Why would Senators bill for travel and expenses they should cover on their own dime? Why would a journalist start a sideline business that might blur the lines with professional contacts? (As an aside, for my purposes here, I’ll treat both as instances of alleged wrong-doing and nothing in the text below is intended as commentary on the facts of either the recent media reports on the Senate or a senior journalist at the national public broadcaster). My twitter feed was pretty gummed up last night with things that essentially boiled down to the following: ‘why do people in positions of power cheat?’, repeated in varying tones of anger, confusion or dismay.

The field of behavioral economics may have useful ideas. It seems like there are roughly three variables that come up regularly in the literature: 1) under-supervision; 2) financial versus intrinsic rewards; and, 3) social referencing.

The first (supervision) is kind of intuitive but raises some tough questions for us about governance of public or quasi-public institutions. If you don’t think anyone is watching or that you won’t get caught, you are more likely to cheat. For example, you might slack off at work, under-report on your taxes or crib the answers on a test if you think the reward you’ll get from cheating is bigger than the risk of getting caught and the penalty you’d pay. So, does this finding support the idea of independent oversight of Senators’ expense claims or more public reporting by CBC? Maybe. But only if a) those new mechanisms can actually detect wrong-doing and b) lead to real consequences (costs). Also, oversight and reporting are administrative approaches to supervision that tend to be rule and report-based. Rule-based approaches to supervision are really, really costly. Reporting-based mechanisms still rely on an expectation that someone will read the public disclosure report and holler if they see something amiss. There is no shortage of public reporting on public expenditures. Sometimes it makes for easy if thin copy (Breaking: Auditor General paid for annual employee luncheon worth $10 per head!). But is a bad media story costly enough to act as a real deterrent? If a disclosure report is made and no one reads it, does it count as ‘supervision’? The supervision question really comes back in many ways to us as members of the public. How much are we willing to invest of our own tax dollars and our own civic engagement to supervise our own public institutions? ….. click here.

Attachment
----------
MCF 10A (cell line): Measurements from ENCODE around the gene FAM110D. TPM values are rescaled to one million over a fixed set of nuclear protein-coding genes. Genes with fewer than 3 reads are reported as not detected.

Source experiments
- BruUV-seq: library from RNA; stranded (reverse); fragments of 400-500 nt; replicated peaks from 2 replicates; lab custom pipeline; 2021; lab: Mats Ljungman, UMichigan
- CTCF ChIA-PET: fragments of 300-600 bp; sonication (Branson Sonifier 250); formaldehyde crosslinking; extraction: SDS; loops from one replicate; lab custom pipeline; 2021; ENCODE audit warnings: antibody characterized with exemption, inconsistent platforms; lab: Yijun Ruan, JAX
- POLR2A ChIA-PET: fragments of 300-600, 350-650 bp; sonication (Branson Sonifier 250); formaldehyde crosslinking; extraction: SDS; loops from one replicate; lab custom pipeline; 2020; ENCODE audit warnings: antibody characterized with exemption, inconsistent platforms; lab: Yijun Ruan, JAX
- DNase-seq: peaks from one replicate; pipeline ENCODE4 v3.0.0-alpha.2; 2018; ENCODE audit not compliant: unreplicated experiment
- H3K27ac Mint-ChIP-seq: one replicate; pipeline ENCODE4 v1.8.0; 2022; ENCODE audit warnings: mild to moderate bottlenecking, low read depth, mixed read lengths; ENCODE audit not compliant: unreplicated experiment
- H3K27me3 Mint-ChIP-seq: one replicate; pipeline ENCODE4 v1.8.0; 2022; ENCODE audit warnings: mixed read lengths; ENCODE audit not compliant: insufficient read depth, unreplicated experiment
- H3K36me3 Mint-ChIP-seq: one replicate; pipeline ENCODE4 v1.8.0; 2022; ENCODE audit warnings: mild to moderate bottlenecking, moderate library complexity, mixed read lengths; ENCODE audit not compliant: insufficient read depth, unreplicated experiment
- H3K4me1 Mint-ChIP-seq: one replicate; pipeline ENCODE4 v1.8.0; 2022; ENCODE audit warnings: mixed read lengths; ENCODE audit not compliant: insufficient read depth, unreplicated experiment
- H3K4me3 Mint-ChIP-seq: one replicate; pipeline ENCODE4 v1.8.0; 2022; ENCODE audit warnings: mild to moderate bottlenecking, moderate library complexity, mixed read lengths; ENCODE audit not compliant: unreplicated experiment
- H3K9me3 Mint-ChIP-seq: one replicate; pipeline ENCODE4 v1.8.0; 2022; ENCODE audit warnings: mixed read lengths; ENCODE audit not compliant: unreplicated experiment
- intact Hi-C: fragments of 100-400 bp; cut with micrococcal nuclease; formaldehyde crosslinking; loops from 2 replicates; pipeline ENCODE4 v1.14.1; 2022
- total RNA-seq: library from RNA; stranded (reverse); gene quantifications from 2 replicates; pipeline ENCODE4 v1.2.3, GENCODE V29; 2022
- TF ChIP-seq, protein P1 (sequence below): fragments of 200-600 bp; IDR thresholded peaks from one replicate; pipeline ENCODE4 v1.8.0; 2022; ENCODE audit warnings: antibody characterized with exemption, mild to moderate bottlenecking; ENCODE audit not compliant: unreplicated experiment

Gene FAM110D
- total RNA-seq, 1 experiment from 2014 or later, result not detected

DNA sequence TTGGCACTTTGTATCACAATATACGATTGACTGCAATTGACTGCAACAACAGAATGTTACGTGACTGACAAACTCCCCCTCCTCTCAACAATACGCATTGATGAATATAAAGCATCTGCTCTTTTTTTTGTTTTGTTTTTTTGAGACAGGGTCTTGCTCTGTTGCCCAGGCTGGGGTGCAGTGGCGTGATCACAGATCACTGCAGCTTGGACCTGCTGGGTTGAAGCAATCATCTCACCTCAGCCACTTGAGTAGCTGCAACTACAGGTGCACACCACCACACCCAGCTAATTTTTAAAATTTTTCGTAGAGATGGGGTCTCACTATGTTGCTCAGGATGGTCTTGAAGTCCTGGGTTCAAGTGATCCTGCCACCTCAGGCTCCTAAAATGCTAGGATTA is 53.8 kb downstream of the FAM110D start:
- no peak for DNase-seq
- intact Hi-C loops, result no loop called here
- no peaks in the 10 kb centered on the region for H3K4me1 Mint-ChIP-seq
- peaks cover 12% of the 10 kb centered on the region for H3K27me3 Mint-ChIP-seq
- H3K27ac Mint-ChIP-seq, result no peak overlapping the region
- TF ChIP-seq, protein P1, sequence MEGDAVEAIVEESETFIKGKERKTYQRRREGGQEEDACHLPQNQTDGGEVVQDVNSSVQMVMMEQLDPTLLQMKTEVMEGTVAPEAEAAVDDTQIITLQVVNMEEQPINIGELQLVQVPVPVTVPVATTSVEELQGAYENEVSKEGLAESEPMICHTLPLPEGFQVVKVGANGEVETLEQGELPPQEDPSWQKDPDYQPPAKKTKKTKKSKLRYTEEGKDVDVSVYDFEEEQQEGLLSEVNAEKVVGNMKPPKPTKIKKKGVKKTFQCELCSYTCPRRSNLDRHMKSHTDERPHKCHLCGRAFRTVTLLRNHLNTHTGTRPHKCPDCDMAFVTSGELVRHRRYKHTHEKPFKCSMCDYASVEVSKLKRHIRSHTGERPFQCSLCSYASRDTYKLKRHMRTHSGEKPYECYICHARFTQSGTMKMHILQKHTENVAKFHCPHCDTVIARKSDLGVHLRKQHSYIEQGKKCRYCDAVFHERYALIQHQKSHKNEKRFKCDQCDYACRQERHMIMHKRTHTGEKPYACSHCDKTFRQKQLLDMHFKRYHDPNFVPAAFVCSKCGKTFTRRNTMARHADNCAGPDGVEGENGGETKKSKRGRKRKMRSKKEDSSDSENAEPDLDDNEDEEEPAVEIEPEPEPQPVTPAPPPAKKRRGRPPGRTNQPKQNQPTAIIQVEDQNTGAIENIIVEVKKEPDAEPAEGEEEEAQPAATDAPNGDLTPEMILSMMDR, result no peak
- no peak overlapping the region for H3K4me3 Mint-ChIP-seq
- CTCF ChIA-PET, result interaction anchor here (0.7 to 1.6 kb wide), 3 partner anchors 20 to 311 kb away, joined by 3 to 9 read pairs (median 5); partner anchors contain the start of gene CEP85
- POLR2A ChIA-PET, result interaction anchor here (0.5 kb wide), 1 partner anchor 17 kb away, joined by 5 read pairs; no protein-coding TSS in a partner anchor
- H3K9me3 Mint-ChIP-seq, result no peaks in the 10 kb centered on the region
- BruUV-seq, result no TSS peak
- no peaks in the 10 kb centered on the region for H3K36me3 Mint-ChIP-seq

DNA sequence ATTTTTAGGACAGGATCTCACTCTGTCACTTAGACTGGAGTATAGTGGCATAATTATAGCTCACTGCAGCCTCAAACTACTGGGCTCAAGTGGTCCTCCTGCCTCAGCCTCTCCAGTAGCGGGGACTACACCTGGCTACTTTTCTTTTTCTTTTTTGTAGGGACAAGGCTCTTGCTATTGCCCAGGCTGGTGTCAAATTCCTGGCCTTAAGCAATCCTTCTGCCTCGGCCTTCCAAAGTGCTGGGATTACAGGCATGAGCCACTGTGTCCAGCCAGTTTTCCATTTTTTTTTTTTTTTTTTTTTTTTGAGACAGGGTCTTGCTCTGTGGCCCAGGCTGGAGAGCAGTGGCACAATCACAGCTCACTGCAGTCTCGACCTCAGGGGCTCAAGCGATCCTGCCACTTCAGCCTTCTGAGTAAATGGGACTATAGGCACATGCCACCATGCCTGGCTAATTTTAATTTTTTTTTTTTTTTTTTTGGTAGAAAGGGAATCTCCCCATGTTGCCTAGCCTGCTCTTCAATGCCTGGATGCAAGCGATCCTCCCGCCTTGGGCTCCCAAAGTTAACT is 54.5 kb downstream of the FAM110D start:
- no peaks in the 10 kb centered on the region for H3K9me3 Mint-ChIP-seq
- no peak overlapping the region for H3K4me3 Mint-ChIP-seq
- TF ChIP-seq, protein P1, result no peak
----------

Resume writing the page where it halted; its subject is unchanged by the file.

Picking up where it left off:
Financial incentives and intrinsic rewards are instead more about how to encourage people to work. What motivates you at your job? Is it the paycheck? Is it that you feel the work is important and that you’re part of something bigger than your cubicle? The literature on the effect of the paycheck is pretty mixed, in large part because doing these kinds of studies is really tricky, methodologically speaking. The literature on intrinsic rewards of work is much clearer: people who like their work and think it is important are much less likely to cheat or slack off on the job. The lesson for management has been that you should work really hard to find people who want to do the job you are hiring for, whatever the pay range you are offering. But this is less helpful when it comes to explaining the actions of people in highly-valued positions like the Senate or national journalism. Part of the public outrage is that these are jobs we expect many other eligible candidates would gladly take, and that those fortunate to win the patronage or competitive contest have always had an opportunity to turn down these choice jobs if they don’t really want them.